Everyone starts somewhere, right? I love looking back and teaching the biggest lessons I learned from my very first set of mini-sessions. Let me set the stage…
I had been in business officially for 1 month. At this time, I had never shot anyone that wasn’t related to me or a family friend.
Yep, ZERO client base!!
So many photographers just starting out with minis worry that they won’t be successful if they don’t have a large list of existing clients. If that’s you, don’t worry! It’s definitely do-able. Keep reading!
It was a couple of months before Easter. I saw someone in a facebook group asking if anyone was doing Live Bunny Minis. You better believe I commented saying I was! (I had no intention of doing so before that post, but I needed a client!)
So I did what anyone in my position would do and I found a bunny. One of my sweet neighbors had one, so I asked if I could borrow it and I took my almost-one-year-old daughter over to get some “promo shots.”
I put that in quotations because it was literally some close-ups mostly of the bunny in their front yard. No set-up. No idea what my actual minis would look like. (In hindsight, not the best tactic…but I’ve learned since then!!)
Here was the ad I came up with:
That $125 price was literally a number I just pulled out of thin air. I had never run my Cost of Doing Business (CODB)…again, not the best tactic. But it was a start! (Read “How To Price Your Minis” for pricing guidance.)
I posted it all over local mom groups on Facebook and ended up booking 16 spots! GUYS! I was ecstatic! Not bad for my first try knowing literally nothing about mini-sessions! (If you want to see how the photos ended up, click HERE. The photos were much better than I ever expected!
Since then, I’ve come a LONG way (thank goodness). But I’ll always treasure that set of minis because of the valuable lessons I learned from them. Not only because it’s fun to look and see how far I’ve come, but because I’m able to share those lessons with YOU!
So here’s what I took away from those minis:
Don’t book 4 hours of minis in one day!
I shot these from 9am-2pm with a break for lunch. And it was brutallllll. Not fun at all! By the end I could barely walk and my whole body hurt.
I learned really quickly that I never wanted to shoot that long again.
Since then, most of my minis are done in 2-hour time blocks. Occasionally I’ll stretch and do 3 hours, but I really try not to.
You could be a superhuman and be able to shoot all day, but that just wasn’t for me.
Working with animals is difficult.
I should have known this, but I was definitely surprised. Originally we had 2 bunnies we were going to incorporate into the sessions. The idea was that we’d have them sit in a basket, and the kids would sit next to the basket so we wouldn’t have to worry about the bunnies being mishandled. Well after the first session, one of our bunnies decided that wasn’t fun and kept trying to run away! Thankfully the owner was there to catch him, but we had to continue with the other bunny alone.
That one did great for the most part, but by the last few sessions she wanted to roam around. For one session the bunny spent the entire time under one of my props. So we had to get a little creative with our posing to get her in the shot.
All of that to say…animals can be unpredictable! If you’re going to use some, PLEASE keep safety as a priortiy, and always have a back-up plan just in case.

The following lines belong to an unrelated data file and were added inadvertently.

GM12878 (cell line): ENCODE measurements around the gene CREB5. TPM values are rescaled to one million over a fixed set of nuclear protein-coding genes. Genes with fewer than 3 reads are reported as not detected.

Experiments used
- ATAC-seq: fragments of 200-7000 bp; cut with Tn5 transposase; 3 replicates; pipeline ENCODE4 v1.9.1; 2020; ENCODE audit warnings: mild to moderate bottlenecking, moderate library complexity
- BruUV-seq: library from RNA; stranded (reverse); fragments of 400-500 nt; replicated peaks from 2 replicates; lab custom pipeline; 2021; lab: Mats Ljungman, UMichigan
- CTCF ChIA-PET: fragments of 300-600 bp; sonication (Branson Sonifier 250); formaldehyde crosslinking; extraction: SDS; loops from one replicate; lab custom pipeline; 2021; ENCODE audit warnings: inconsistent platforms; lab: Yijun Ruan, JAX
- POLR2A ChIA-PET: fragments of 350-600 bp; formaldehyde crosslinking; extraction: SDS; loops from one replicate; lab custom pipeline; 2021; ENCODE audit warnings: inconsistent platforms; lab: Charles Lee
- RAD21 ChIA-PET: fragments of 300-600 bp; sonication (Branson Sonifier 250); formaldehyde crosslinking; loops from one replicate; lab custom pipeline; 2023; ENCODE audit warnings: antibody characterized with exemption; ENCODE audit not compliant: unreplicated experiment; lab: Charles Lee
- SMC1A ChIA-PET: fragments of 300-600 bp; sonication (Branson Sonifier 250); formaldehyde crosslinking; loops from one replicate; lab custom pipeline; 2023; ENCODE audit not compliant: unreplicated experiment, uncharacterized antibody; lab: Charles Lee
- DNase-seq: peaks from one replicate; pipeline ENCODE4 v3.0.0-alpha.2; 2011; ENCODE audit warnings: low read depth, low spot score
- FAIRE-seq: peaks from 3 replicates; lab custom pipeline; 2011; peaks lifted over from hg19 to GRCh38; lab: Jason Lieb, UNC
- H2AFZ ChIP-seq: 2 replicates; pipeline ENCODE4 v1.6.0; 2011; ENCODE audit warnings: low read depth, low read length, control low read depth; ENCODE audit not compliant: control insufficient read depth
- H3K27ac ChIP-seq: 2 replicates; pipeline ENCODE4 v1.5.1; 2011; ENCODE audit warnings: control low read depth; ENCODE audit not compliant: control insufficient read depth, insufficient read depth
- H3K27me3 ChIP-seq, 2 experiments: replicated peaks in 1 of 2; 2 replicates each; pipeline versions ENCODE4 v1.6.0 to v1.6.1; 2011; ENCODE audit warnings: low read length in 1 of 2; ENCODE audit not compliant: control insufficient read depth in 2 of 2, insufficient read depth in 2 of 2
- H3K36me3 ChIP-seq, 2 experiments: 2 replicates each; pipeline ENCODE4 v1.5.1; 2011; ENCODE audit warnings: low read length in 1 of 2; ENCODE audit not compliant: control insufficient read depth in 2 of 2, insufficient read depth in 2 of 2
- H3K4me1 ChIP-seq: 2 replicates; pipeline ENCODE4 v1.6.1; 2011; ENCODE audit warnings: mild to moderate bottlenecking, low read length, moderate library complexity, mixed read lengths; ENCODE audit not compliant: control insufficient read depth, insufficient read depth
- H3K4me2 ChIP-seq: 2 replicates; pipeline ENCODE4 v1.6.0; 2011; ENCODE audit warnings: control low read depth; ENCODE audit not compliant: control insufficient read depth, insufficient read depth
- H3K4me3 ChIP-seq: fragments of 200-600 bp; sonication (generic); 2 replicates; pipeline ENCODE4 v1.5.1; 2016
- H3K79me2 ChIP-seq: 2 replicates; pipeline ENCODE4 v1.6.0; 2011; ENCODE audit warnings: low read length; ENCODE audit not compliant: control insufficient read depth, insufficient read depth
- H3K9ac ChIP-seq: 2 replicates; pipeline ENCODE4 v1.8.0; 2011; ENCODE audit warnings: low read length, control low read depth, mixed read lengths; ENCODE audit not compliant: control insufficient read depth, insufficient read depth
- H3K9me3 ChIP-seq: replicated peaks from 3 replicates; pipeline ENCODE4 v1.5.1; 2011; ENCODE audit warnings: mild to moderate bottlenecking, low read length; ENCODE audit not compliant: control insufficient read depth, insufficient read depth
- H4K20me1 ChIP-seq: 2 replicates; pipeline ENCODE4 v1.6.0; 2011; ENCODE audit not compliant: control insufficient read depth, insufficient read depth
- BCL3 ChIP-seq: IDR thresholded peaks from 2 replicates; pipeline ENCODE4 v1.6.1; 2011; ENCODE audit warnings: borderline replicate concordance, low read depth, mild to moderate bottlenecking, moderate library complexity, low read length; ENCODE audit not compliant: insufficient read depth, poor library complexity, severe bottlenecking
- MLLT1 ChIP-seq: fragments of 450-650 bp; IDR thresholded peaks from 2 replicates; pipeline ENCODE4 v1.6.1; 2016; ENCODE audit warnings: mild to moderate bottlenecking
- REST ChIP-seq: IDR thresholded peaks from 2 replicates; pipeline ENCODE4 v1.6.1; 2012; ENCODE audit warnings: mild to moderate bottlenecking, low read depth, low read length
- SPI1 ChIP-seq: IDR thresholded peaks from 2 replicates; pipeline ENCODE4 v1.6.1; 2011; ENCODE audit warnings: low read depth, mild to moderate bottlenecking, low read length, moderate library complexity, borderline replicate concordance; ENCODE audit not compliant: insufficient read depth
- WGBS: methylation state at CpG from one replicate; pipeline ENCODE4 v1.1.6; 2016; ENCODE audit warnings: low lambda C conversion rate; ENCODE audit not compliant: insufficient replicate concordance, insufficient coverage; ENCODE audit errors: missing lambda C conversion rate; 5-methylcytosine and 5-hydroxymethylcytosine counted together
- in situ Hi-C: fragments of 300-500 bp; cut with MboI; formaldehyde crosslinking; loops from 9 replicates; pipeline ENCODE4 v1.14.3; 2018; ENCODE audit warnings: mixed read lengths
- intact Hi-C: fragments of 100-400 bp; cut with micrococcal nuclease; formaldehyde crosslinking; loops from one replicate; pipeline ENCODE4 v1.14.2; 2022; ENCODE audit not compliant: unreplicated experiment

Communication was KEY!
One of the best parts about these minis was that NONE of my clients were late!! Everyone was on-time, dressed beautifully, and ready for their sessions when their time slot came.
This wasn’t an accident!
From the beginning of my business, I have always been super intentional with my communication.
My famous “Final Info Email” was born from these minis!
Basically I send a huge email a week before their session that includes their time slot, reiterates that they CAN’T be late because my sessions are back-to-back and they will miss their time if they’re late (take away the option and it usually does the trick), gives directions for the location, and some final reminders for them to help the session go smoothly. (Want that exact email template that I use? Click HERE!)
Because I made sure to have excellent communication with my clients, everything went so smoothly. Seriously, it’s a game-changer!!
It helped to have an assistant with me.
Since I had never shot minis before, I didn’t realize how helpful this would be. Honestly I only had her there because the location was sort of far from the parking lot, but she ended up being very helpful in the overall experience!
I hired a high school student and paid her $10/hour to help me. Her job was to walk my clients from their cars to the spot we were shooting, then go back to the parking lot and wait for the next family. When they arrived, she’d walk them over to a waiting area near where I was shooting so they’d be ready to start as soon as the family before them finished.
This worked out perfectly because it allowed me to stay by the set-up and to shoot one family after the next without too long of a send-off.
If you’re shooting your first set of minis, I highly suggest bringing an assistant along!
Read “5 Ways to Use An Assistant” for more on this.
Overall, those minis were awesome! Were they perfect? Of course not! But I learned so much and was able to tweak and make my future minis even better.
Was this helpful for you? Comment below and let me know!!
You may also like…
“How to Up-Sell Mini-Sessions WITHOUT IPS”
“4 Reasons Why Your Mini-Sessions Aren’t Booking”
“Mini-Sessions Shooting Workflow”
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